Why America Could Lose a War with Russia or China
The U.S. Military possesses considerable conventional power and reach, but it currently lacks the endurance to prevail in a protracted war against a near-peer opponent. The destructiveness of modern unlimited conventional warfare will rapidly exhaust the existing base force leaving few military options for the nation.
Incremental improvements in doctrine, global basing, and force structure are all steps in the right direction, but they are fundamentally insufficient to allow the United States to prevail in a large-scale conventional war. Political and military leaders seek solutions in sterile funding debates, vociferous force size comparisons and acquisition deliberations, but then fail to address one of the elements critical to success in warfare – endurance. The ability to regenerate expended war-fighting capability is essential to maintain military staying power in a protracted war. The United States must build this kind of endurance into future force design and emphasize those military means that can be regenerated quickly and affordably to preserve military options.
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The United States must transform its military and support network from the cumbersome model that defines it today into a resilient and agile information age model that combines endurance with lethality. Getting this transformation right will rely on accepting three premises. First, assume that the nature of warfare is still grounded in the destruction of lives, material, and ideas. The side which can dominate this cycle of destruction can control the pace and direction of the conflict. Then, anticipate that the enemy will continuously disrupt the digital, physical, and economic systems essential for reconstitution of fighting forces. Finally, accept that full national mobilization, of the sort that occurred in the United States during the Second World War, is unlikely to happen for the next war. By filtering conceptual thinking through these assumptions, force planners and policymakers can pursue the right mix of high-volume, low-cost options to build the high-endurance, resilient military formations the United States needs for the future.
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Future War - Relentless Destruction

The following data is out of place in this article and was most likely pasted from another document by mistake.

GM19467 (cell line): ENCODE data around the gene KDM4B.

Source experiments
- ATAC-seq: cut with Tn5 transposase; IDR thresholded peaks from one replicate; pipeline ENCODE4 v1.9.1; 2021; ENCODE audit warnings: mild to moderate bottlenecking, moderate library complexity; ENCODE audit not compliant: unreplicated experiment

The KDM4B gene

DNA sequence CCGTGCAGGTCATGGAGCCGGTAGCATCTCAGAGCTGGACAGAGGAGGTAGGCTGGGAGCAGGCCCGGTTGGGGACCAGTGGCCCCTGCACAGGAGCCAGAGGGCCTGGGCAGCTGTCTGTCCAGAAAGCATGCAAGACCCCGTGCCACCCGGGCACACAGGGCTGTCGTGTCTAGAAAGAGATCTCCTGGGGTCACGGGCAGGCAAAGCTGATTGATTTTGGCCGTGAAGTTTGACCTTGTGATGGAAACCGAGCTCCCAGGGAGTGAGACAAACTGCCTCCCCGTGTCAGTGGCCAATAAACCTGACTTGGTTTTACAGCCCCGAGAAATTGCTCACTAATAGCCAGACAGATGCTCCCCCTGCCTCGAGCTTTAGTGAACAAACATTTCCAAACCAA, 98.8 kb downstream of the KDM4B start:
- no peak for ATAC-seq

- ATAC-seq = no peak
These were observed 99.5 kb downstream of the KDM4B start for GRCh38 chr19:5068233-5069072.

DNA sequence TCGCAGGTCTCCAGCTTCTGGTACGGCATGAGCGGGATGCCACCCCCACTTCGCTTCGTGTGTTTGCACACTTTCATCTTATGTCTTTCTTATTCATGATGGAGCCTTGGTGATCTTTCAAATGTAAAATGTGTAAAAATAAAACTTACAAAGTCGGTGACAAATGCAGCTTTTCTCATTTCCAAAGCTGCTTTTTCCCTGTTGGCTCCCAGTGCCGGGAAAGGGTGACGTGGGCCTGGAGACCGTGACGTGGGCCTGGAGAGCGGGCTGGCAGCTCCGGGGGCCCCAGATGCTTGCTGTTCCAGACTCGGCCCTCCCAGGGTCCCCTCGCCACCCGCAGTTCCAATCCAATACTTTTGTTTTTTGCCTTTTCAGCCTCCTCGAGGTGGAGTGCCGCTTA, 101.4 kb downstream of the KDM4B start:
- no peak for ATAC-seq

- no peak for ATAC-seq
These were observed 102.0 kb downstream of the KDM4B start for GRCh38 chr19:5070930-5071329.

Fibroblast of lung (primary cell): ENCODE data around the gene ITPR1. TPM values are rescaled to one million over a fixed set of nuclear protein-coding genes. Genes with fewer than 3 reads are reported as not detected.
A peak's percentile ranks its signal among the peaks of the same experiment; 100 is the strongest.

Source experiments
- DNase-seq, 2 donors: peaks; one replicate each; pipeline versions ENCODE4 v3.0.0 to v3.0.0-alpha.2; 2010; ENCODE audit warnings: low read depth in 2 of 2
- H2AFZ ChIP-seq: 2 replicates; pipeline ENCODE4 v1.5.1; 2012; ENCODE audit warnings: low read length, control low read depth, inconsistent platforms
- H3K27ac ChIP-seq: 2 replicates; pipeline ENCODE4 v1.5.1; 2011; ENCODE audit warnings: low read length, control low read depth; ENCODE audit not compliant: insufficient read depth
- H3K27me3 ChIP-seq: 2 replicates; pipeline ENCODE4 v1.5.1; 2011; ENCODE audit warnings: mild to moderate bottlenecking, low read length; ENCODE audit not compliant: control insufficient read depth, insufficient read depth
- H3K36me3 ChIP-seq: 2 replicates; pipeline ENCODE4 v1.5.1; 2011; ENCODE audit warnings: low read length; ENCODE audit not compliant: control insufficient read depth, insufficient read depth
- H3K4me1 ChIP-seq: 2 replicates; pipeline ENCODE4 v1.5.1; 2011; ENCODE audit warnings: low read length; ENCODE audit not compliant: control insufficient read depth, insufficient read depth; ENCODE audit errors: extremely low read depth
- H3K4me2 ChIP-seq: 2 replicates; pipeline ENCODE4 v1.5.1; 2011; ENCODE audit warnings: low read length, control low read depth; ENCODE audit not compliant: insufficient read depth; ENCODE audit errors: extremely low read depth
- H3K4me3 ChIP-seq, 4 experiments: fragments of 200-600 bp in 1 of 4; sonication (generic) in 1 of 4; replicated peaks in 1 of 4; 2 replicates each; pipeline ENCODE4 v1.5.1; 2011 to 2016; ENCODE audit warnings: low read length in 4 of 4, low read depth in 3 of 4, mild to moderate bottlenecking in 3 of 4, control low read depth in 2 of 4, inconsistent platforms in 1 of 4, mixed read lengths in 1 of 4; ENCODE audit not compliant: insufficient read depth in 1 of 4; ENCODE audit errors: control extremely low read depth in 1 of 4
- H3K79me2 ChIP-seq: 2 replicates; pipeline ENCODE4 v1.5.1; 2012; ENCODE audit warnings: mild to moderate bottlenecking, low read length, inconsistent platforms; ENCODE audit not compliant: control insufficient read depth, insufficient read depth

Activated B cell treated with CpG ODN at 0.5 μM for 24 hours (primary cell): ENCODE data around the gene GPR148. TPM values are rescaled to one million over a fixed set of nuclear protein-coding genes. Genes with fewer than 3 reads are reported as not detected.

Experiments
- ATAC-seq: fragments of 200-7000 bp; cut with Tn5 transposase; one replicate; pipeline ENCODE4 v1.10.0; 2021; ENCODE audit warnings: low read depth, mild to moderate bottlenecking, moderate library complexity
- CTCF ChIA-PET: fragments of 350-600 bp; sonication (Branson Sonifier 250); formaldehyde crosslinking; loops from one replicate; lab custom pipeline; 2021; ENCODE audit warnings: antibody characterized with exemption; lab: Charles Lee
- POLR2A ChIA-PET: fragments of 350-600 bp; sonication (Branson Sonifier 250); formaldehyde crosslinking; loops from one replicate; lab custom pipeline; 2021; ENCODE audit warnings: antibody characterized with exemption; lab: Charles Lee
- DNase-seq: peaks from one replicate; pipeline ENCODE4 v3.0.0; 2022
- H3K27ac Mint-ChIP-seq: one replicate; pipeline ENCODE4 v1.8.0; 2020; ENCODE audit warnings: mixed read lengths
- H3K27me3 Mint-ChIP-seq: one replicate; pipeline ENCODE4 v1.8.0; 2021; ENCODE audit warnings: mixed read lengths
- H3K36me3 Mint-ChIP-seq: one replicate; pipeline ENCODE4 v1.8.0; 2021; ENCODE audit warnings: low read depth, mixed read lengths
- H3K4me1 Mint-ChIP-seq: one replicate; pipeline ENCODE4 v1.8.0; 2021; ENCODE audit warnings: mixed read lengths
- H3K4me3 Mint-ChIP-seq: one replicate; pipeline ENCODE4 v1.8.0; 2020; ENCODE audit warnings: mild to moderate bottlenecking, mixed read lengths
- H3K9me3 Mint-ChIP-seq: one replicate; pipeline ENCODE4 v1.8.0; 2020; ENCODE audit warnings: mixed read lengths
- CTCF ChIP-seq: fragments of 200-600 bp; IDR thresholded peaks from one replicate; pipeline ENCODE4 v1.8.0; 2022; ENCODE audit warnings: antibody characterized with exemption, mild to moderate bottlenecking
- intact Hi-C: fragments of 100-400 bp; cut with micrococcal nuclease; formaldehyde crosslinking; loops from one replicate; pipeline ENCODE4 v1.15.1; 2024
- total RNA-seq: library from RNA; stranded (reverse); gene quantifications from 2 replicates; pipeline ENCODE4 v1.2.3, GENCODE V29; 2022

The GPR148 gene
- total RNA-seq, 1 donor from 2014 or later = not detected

Warfare in this century will remain a contest grounded in relentless destruction.Geographically, warfare will extend from the points of physical contact between belligerents to spaces Americans tend to regard as sanctuaries and strategic support areas. The future of interstate war will involve the conventional expressions of violence on the land, the sea, and in the air with conflict in space and cyber-space domains. Advances in the speed and range of target identification and engagement will make platforms, like aircraft carriers, submarines, and support vessels, vulnerable to a broader range of opponents. General Mark Milley,the U.S. Army's Chief of Staff bluntly emphasizes a vision of future warfighting where the levels of attrition may rival the Second World War.
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Any conflict against a determined and capable opponent will fully stress all areas of the logistics chain that underpins contemporary American military power. The intensity and pace of combat will rapidly overwhelm the logistics systems intended to reconstitute or extend the endurance for forward-deployed forces. In fact, studies like the Rand Corporation’s highly publicized report concerning a theoretical Russian invasion of the Baltics, only reinforce this idea. Combatant commanders will find themselves in a race with opponents to achieve military objectives. Supporting the forward warfighters will involve tremendous effort and expense as the battleground extends to the homeland and the military-industrial base.